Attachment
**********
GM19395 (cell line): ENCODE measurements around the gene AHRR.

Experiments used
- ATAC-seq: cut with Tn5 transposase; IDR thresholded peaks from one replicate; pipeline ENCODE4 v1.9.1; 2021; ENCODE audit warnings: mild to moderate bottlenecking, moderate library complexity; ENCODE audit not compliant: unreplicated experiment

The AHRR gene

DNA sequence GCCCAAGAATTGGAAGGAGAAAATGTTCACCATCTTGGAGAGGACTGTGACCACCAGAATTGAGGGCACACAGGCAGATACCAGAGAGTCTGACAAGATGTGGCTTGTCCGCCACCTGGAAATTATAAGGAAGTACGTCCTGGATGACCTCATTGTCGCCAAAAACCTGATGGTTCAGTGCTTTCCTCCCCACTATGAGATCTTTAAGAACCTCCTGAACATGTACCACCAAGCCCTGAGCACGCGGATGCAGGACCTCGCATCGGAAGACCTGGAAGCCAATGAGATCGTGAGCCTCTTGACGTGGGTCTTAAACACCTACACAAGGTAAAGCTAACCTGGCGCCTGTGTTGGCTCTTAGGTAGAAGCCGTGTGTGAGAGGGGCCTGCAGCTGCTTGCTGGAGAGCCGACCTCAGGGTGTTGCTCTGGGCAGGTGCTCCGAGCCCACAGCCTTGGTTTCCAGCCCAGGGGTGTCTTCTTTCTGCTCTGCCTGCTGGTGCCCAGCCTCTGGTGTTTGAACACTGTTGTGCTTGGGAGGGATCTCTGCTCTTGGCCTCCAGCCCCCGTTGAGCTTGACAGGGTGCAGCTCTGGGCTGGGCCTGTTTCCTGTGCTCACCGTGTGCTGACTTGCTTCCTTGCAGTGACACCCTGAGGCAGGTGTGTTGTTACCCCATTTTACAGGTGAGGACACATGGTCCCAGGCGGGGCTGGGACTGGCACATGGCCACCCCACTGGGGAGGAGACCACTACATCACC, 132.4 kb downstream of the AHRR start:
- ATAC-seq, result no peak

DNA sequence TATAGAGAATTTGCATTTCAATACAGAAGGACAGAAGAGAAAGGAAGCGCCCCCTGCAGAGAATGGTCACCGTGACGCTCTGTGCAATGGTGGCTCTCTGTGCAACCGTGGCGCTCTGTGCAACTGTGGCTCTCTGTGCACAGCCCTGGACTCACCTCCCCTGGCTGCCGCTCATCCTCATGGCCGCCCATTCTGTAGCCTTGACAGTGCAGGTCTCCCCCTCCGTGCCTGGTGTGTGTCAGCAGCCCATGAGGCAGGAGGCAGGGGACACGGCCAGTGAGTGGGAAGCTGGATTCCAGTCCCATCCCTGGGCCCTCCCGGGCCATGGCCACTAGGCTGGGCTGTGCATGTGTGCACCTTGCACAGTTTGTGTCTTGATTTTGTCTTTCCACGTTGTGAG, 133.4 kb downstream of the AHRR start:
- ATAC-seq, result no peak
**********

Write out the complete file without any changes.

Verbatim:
GM19395 (cell line): ENCODE measurements around the gene AHRR.

Experiments used
- ATAC-seq: cut with Tn5 transposase; IDR thresholded peaks from one replicate; pipeline ENCODE4 v1.9.1; 2021; ENCODE audit warnings: mild to moderate bottlenecking, moderate library complexity; ENCODE audit not compliant: unreplicated experiment

The AHRR gene

DNA sequence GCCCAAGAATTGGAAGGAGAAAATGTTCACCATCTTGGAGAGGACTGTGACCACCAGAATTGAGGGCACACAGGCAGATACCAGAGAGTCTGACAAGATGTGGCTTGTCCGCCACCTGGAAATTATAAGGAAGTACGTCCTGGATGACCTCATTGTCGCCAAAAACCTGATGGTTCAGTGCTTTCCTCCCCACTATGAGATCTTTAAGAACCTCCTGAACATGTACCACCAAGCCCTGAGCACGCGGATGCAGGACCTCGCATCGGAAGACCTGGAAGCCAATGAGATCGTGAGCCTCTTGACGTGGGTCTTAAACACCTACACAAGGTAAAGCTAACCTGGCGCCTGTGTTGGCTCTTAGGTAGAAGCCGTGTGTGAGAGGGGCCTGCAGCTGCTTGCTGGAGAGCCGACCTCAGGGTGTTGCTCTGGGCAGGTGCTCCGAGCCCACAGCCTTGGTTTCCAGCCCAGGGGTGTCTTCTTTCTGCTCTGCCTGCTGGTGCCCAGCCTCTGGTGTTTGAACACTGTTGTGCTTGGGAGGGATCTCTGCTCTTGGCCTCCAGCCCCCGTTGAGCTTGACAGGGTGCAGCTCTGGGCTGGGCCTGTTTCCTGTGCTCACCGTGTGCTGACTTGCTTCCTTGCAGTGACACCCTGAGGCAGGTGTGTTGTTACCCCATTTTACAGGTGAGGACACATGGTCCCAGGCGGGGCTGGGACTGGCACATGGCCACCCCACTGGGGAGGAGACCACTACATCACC, 132.4 kb downstream of the AHRR start:
- ATAC-seq, result no peak

DNA sequence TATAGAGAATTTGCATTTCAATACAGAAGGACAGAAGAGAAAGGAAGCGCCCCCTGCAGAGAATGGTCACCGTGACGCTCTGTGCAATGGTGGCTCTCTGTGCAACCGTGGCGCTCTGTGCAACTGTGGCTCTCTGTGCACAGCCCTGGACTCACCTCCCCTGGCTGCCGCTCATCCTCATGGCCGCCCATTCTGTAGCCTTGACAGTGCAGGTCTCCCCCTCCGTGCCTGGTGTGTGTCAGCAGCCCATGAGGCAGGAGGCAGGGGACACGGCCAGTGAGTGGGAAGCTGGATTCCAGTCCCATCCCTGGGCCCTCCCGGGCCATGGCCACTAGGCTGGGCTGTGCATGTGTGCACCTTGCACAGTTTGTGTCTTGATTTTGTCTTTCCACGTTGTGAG, 133.4 kb downstream of the AHRR start:
- ATAC-seq, result no peak